Armed with not just a problem but also a potential solution, Mayor Greg Dionne is saying enough is enough when it comes to finding used syringes in Prince Albert.
“Every spring we have a problem with needles,” he said adding that it’s a problem that’s continuously popped up during his decade on city council.
Recently, a constable with the Prince Albert Police Service presented Dionne with a potential solution -- an idea he’s hit the ground running with.
“We give 10 cents out to return bottles and cans,” Dionne relayed. “Why don’t in the spring you put a program together where you train 20 to 30 people to go and pick up needles and pay them 10 cents a needle?”
During the period of April 1, 2012, to March 31, 2013, the Prince Albert Parkland Health Region’s Straight to the Point Harm Reduction Program’s needle exchange handed out 1,278,150 needles.
During this same timeframe they received 1,196,854 used needles – a shortfall of 81,196 needles.
Citing the city’s strong transient population, health region communications officer Doug Dahl noted that it’s difficult to say the 81,196 needles constitute a shortfall.
“Not everyone who gets needles at the needle exchange program stays in Prince Albert,” he said, implying that some people take the needles with them.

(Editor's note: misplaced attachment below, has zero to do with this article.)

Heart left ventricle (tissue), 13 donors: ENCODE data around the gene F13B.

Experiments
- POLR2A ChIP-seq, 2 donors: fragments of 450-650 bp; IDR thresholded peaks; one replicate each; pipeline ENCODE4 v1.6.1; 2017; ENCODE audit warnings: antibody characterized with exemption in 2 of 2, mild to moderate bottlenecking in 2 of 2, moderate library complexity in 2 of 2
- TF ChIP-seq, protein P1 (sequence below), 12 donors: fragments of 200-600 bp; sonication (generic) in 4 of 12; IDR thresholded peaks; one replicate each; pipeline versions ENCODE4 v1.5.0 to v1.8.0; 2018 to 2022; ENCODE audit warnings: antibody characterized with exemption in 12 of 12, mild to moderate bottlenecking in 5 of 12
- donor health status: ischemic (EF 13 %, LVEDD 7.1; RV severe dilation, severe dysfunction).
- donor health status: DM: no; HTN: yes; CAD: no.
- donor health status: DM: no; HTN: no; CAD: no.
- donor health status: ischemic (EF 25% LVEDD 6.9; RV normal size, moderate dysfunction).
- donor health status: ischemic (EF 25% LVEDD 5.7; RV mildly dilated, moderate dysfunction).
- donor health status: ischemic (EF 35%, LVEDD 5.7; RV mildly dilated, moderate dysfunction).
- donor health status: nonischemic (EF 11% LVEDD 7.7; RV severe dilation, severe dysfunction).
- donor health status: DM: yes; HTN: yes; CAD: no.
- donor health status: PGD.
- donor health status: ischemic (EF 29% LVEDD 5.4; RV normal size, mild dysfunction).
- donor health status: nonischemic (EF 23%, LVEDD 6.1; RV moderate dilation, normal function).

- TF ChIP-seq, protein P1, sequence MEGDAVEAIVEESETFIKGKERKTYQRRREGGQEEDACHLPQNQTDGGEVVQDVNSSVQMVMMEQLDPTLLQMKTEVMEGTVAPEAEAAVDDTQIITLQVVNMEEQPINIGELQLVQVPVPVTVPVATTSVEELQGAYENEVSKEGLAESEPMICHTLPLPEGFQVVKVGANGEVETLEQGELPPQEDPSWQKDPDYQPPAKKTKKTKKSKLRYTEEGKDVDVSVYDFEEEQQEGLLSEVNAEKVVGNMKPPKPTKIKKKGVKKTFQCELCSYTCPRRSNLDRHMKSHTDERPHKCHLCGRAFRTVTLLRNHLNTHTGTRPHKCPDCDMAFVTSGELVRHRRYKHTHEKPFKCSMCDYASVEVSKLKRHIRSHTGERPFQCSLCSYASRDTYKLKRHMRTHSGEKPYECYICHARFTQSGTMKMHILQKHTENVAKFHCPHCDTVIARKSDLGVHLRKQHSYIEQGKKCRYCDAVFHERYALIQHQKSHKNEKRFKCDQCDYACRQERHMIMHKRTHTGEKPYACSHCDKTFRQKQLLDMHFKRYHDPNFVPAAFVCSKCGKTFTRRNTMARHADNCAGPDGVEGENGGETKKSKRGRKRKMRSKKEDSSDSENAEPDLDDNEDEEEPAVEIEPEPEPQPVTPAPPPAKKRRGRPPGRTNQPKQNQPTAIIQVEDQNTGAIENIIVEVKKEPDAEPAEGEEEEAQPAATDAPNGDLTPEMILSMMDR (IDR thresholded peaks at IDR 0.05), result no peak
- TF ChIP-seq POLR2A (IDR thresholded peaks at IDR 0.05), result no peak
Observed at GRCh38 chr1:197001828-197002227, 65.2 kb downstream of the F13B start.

On the flipside, Dionne notes, “the transients could have brought that number of needles back in, as well.”
We give 10 cents out to return bottles and cans,” Dionne relayed. “Why don’t in the spring you put a program together where you train 20 to 30 people to go and pick up needles and pay them 10 cents a needle? Mayor Greg Dionne
Suffice to say, Dionne said, there are many needles out there -- a problem he insists shouldn’t result in criticism against the city’s needle exchange program.
“I do believe there’s a health benefit to the (clean) needles,” he said. “It’s going to stop hepatitis C, AIDs and other diseases spreading from sharing of needles, but we have to come up with a better way to get these needles discarded off our streets and out of our parks.”
Dionne said that he plans on sending a letter to the Prince Albert Parkland Health Region requesting funding of $30,000 to initiate a needle pickup program.
“I think it’s worth the discussion,” he concluded.
Earlier this year, Parkland Ambulance Care public affairs director Lyle Karasiuk told the Daily Herald that the occurrence of someone accidentally sticking themselves with a needle and requiring attention from paramedics is very rare in Prince Albert.
Needles should only be used once, not only to prevent them from being shared, but also since repeated use easily dulls and barbs needles, which can in turn tear up veins.